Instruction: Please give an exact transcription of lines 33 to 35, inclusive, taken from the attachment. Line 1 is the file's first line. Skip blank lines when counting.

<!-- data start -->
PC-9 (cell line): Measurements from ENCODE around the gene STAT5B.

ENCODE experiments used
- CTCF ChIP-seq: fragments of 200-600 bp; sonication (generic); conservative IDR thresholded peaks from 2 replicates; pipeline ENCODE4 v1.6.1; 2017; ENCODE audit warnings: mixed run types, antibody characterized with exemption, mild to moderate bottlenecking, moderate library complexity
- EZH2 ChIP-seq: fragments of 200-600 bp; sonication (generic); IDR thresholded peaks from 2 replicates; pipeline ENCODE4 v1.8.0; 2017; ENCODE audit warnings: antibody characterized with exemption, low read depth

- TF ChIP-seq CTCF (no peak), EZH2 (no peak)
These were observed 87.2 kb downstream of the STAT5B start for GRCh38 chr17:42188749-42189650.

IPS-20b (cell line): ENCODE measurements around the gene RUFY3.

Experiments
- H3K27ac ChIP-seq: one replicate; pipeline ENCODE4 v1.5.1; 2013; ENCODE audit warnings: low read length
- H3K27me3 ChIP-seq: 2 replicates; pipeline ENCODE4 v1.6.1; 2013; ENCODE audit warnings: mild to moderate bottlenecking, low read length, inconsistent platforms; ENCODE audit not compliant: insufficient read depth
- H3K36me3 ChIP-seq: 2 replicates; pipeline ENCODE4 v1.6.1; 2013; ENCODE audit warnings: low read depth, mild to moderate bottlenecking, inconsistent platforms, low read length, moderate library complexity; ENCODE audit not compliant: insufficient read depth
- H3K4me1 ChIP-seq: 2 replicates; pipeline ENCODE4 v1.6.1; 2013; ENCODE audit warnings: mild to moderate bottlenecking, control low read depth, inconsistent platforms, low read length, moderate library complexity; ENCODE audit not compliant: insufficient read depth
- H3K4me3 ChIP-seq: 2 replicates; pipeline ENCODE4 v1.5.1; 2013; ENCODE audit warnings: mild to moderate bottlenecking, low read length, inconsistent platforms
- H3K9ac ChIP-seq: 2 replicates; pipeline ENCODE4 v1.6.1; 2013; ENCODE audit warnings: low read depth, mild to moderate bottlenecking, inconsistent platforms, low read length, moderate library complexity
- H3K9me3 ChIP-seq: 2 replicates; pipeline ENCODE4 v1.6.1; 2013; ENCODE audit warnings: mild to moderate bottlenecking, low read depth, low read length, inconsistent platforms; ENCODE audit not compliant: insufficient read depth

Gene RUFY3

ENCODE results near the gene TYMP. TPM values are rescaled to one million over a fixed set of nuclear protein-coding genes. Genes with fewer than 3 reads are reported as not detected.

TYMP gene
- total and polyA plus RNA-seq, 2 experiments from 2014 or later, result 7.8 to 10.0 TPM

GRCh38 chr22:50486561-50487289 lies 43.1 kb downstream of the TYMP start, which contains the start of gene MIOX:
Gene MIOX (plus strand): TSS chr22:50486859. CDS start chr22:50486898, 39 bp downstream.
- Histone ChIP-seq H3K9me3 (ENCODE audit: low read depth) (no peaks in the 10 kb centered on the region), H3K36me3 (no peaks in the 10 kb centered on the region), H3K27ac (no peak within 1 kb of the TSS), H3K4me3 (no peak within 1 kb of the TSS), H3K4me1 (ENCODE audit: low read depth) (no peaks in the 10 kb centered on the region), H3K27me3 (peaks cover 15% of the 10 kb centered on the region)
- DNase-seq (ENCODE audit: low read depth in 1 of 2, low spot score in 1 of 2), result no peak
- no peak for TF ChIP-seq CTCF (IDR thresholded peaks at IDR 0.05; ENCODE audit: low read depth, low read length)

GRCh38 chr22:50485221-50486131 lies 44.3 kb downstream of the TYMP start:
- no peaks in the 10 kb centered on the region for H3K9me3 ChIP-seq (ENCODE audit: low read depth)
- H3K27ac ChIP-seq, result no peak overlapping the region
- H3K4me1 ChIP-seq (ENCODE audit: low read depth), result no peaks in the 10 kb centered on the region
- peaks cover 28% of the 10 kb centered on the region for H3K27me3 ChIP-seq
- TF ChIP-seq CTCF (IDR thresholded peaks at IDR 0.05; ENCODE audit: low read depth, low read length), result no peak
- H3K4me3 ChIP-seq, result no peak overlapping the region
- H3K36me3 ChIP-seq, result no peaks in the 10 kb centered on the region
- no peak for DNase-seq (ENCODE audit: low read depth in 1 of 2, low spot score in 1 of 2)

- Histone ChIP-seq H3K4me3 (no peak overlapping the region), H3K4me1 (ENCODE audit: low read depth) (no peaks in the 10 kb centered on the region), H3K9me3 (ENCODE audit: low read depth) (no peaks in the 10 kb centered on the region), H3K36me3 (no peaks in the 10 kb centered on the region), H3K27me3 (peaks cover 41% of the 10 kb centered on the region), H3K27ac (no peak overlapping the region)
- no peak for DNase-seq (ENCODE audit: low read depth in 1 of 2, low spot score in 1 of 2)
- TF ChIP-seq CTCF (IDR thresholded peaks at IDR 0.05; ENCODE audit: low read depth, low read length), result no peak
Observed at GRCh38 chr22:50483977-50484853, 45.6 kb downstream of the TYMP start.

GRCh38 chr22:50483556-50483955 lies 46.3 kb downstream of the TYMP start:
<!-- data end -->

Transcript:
- no peak for DNase-seq (ENCODE audit: low read depth in 1 of 2, low spot score in 1 of 2)

- Histone ChIP-seq H3K4me3 (no peak overlapping the region), H3K4me1 (ENCODE audit: low read depth) (no peaks in the 10 kb centered on the region), H3K9me3 (ENCODE audit: low read depth) (no peaks in the 10 kb centered on the region), H3K36me3 (no peaks in the 10 kb centered on the region), H3K27me3 (peaks cover 41% of the 10 kb centered on the region), H3K27ac (no peak overlapping the region)
- no peak for DNase-seq (ENCODE audit: low read depth in 1 of 2, low spot score in 1 of 2)